When the railway reached it in 1864, Giffnock was still a rural village with some local industry and remained so for quite some time afterwards.

Coal was mined and sandstone and limestone were quarried locally, and these industries benefited from the new rail connection.

More importantly, however, the railway made commuting into Glasgow feasible, and it was the growth of Giffnock as a commuter suburb from the late nineteenth century onwards that led to the emergence of the modern residential district of today.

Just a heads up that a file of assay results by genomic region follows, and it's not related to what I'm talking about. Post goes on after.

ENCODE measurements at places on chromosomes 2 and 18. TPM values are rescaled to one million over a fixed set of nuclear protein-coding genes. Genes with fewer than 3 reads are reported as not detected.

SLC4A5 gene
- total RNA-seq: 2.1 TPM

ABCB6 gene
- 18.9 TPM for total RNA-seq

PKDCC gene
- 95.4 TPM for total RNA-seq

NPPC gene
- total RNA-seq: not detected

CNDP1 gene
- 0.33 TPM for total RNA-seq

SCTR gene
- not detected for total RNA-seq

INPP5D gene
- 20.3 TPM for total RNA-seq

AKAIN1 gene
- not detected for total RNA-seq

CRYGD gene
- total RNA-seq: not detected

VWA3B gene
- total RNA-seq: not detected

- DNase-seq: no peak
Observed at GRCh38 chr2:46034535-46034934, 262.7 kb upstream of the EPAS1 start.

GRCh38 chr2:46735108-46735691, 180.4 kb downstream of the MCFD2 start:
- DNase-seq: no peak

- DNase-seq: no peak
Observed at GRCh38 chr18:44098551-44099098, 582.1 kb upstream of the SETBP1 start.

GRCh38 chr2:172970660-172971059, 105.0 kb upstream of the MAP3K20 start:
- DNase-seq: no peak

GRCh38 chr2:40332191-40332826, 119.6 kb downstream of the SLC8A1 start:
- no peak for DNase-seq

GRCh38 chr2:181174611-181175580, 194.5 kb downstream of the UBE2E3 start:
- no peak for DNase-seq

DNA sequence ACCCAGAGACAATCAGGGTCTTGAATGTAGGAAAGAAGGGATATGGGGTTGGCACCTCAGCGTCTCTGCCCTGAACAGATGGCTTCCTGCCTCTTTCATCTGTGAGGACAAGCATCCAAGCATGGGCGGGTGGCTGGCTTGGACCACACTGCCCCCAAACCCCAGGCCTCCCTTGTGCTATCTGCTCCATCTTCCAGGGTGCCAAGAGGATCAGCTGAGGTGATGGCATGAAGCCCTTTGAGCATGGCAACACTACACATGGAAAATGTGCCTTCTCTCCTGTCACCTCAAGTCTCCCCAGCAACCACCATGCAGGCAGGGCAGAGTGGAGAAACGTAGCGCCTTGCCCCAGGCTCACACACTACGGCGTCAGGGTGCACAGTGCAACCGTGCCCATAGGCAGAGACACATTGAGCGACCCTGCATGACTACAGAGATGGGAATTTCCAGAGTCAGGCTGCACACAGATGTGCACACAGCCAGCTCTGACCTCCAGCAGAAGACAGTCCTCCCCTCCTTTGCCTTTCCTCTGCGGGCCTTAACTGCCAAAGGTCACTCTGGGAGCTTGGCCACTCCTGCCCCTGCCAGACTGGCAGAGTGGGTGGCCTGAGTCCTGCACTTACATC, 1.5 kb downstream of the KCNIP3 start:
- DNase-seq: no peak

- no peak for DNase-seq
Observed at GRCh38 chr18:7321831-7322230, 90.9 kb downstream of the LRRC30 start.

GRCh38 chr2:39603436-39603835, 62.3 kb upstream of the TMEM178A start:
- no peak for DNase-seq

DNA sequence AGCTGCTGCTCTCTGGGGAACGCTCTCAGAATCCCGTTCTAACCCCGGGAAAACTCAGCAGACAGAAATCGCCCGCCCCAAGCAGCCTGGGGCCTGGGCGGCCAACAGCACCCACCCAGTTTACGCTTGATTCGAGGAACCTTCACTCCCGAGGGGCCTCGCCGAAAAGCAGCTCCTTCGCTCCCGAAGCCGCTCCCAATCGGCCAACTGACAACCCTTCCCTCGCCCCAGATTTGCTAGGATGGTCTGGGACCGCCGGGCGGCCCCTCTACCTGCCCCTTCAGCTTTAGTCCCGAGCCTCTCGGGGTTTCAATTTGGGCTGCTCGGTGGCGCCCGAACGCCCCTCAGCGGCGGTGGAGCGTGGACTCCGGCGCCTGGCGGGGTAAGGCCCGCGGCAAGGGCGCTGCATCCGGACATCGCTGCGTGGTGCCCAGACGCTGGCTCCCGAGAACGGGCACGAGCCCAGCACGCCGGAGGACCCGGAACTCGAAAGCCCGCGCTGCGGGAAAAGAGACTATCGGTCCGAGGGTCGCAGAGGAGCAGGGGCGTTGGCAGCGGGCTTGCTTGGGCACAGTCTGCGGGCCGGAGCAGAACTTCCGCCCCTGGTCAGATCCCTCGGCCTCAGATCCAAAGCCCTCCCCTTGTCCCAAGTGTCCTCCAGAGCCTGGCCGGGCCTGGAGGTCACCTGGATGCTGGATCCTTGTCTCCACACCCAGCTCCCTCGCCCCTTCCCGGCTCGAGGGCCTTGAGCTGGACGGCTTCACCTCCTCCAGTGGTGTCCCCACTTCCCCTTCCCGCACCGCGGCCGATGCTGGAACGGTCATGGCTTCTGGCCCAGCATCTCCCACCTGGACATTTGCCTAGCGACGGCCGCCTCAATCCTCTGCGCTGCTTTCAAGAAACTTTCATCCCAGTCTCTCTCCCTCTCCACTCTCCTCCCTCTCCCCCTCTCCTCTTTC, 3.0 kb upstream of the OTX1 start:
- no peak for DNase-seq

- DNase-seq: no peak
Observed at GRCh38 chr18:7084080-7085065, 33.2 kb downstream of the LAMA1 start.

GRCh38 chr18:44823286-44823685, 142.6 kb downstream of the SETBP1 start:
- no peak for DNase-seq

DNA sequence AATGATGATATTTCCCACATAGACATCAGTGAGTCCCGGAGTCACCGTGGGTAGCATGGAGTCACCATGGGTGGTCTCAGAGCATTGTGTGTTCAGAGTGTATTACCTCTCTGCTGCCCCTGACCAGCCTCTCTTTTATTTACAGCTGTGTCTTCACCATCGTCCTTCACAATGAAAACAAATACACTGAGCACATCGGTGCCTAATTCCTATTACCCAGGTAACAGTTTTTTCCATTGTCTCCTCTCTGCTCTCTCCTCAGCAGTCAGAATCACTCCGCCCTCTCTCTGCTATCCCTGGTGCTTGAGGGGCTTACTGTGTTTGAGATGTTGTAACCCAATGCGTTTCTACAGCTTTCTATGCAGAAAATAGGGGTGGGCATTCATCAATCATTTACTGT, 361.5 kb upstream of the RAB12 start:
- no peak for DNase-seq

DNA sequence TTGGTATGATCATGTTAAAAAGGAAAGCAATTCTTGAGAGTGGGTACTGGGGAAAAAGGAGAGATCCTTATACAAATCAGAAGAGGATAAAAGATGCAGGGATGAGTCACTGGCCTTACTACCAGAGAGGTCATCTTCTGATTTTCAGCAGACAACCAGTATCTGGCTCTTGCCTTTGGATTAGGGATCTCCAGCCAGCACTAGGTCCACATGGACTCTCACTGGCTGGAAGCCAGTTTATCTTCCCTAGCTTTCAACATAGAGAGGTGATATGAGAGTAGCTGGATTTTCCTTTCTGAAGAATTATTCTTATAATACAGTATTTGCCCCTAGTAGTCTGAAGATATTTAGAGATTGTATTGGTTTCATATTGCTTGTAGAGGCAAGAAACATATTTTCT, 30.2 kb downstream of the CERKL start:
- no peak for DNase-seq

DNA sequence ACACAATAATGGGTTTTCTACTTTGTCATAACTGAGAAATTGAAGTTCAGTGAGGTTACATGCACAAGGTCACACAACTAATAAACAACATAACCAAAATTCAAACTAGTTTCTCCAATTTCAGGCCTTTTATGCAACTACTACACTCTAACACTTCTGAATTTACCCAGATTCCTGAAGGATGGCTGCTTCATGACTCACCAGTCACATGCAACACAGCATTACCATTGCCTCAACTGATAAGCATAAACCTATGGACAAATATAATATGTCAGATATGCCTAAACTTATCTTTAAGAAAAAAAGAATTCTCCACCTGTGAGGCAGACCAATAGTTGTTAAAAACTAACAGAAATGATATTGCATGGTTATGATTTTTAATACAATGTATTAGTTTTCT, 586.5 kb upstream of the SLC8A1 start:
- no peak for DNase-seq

In Giffnock, where there are now streets of houses, there were once farm fields.